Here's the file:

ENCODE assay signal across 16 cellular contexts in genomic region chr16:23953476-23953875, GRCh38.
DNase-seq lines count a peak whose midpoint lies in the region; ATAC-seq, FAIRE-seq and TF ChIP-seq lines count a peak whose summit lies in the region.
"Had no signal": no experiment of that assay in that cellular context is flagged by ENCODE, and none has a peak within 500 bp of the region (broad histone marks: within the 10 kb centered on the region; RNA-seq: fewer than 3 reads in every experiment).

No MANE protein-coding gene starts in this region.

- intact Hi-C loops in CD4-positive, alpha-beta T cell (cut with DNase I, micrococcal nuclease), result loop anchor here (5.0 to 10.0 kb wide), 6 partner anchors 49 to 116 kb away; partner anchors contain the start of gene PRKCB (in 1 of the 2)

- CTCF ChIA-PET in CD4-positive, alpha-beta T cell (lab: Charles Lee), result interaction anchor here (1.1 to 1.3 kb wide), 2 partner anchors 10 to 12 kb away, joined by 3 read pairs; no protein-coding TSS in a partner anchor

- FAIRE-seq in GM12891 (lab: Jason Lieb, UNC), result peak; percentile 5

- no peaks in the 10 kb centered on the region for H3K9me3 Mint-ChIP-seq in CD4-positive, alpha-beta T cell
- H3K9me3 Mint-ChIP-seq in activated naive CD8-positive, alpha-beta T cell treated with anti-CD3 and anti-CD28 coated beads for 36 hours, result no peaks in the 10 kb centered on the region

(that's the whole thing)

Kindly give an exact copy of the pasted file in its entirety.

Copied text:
ENCODE assay signal across 16 cellular contexts in genomic region chr16:23953476-23953875, GRCh38.
DNase-seq lines count a peak whose midpoint lies in the region; ATAC-seq, FAIRE-seq and TF ChIP-seq lines count a peak whose summit lies in the region.
"Had no signal": no experiment of that assay in that cellular context is flagged by ENCODE, and none has a peak within 500 bp of the region (broad histone marks: within the 10 kb centered on the region; RNA-seq: fewer than 3 reads in every experiment).

No MANE protein-coding gene starts in this region.

- intact Hi-C loops in CD4-positive, alpha-beta T cell (cut with DNase I, micrococcal nuclease), result loop anchor here (5.0 to 10.0 kb wide), 6 partner anchors 49 to 116 kb away; partner anchors contain the start of gene PRKCB (in 1 of the 2)

- CTCF ChIA-PET in CD4-positive, alpha-beta T cell (lab: Charles Lee), result interaction anchor here (1.1 to 1.3 kb wide), 2 partner anchors 10 to 12 kb away, joined by 3 read pairs; no protein-coding TSS in a partner anchor

- FAIRE-seq in GM12891 (lab: Jason Lieb, UNC), result peak; percentile 5

- no peaks in the 10 kb centered on the region for H3K9me3 Mint-ChIP-seq in CD4-positive, alpha-beta T cell
- H3K9me3 Mint-ChIP-seq in activated naive CD8-positive, alpha-beta T cell treated with anti-CD3 and anti-CD28 coated beads for 36 hours, result no peaks in the 10 kb centered on the region